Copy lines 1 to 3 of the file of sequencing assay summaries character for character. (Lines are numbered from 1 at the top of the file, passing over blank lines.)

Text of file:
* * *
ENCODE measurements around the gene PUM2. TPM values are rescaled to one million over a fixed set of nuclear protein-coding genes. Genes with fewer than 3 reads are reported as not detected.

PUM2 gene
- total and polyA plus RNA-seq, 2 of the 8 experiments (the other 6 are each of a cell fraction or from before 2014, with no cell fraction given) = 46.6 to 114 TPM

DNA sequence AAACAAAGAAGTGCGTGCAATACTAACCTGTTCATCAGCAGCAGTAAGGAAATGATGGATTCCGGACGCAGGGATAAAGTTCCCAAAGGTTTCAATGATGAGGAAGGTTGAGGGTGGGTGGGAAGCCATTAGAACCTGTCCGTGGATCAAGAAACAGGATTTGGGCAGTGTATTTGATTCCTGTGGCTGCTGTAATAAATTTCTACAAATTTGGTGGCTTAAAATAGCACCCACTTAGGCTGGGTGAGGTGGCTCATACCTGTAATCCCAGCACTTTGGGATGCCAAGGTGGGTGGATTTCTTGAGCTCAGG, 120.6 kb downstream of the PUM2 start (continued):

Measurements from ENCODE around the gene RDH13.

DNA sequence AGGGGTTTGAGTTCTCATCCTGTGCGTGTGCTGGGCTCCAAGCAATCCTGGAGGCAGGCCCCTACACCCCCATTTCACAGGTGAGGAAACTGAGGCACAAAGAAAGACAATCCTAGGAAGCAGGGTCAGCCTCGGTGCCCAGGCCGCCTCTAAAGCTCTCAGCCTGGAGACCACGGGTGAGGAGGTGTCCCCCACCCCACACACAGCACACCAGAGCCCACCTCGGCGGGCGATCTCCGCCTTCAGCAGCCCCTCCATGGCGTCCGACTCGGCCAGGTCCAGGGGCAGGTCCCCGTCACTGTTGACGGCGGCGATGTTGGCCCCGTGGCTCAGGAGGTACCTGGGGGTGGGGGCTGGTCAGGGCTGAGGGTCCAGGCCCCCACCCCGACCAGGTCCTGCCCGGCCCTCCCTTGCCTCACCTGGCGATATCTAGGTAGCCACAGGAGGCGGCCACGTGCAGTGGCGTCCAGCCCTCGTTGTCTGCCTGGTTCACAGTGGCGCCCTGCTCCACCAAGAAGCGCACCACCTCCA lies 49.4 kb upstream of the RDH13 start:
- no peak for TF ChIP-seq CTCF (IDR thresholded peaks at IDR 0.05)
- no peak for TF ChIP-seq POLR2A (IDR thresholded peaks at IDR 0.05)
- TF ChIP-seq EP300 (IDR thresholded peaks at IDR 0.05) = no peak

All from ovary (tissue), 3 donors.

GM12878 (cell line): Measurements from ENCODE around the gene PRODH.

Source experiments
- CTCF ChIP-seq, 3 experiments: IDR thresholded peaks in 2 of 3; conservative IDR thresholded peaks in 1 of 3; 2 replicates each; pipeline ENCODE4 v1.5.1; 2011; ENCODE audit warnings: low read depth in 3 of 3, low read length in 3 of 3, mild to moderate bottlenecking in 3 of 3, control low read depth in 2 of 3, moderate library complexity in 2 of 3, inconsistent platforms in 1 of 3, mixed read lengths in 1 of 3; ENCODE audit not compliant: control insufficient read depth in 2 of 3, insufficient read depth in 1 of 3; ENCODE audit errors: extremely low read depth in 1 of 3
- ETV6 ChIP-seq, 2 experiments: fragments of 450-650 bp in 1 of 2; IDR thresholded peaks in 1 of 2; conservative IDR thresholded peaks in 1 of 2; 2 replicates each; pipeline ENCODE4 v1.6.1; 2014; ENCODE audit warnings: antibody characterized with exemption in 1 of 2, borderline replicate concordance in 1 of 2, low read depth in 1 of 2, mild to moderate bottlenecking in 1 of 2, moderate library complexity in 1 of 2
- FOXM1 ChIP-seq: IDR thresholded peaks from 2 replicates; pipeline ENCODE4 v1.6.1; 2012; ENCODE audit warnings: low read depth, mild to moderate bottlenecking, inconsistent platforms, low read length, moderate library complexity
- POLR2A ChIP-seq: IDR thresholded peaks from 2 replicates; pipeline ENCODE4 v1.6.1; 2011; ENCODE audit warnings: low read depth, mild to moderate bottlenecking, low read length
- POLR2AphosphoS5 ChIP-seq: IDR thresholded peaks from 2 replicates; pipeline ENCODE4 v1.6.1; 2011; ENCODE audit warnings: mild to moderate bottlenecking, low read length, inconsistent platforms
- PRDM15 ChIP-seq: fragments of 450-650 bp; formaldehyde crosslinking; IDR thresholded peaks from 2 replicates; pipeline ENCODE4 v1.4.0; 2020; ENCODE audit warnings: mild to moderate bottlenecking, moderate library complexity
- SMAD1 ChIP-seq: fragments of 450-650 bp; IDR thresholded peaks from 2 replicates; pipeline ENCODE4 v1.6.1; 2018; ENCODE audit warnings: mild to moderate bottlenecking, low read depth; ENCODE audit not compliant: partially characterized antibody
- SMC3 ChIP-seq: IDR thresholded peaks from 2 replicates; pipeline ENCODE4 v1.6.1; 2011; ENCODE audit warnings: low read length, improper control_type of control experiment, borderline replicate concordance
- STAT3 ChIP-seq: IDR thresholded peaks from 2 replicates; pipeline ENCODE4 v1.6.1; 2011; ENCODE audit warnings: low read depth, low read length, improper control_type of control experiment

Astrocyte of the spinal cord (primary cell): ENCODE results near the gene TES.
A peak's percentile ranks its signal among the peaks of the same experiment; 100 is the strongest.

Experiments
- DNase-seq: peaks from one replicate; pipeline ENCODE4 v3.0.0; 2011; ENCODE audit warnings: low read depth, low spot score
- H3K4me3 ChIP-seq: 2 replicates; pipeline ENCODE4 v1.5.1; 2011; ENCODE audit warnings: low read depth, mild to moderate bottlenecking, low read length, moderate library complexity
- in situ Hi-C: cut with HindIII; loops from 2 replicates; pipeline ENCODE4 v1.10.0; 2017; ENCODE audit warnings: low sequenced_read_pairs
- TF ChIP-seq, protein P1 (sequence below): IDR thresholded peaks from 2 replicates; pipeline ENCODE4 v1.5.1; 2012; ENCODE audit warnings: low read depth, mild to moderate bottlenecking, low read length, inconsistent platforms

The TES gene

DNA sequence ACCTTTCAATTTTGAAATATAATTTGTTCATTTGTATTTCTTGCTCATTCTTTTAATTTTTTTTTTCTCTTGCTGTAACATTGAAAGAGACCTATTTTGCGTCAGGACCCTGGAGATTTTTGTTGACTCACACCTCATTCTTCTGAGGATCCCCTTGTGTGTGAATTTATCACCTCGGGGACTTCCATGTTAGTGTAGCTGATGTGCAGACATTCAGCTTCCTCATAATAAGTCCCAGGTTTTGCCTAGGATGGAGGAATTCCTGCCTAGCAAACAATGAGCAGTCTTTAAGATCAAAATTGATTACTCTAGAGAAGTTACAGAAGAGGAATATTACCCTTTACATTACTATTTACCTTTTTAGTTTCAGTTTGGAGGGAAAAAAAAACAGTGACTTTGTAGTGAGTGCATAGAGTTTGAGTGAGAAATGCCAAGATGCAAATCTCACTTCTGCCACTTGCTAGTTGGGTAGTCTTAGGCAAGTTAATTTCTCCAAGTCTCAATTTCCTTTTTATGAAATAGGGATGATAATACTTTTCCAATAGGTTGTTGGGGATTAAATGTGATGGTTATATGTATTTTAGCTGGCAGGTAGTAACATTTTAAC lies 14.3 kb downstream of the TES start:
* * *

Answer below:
ENCODE measurements around the gene PUM2. TPM values are rescaled to one million over a fixed set of nuclear protein-coding genes. Genes with fewer than 3 reads are reported as not detected.

PUM2 gene
- total and polyA plus RNA-seq, 2 of the 8 experiments (the other 6 are each of a cell fraction or from before 2014, with no cell fraction given) = 46.6 to 114 TPM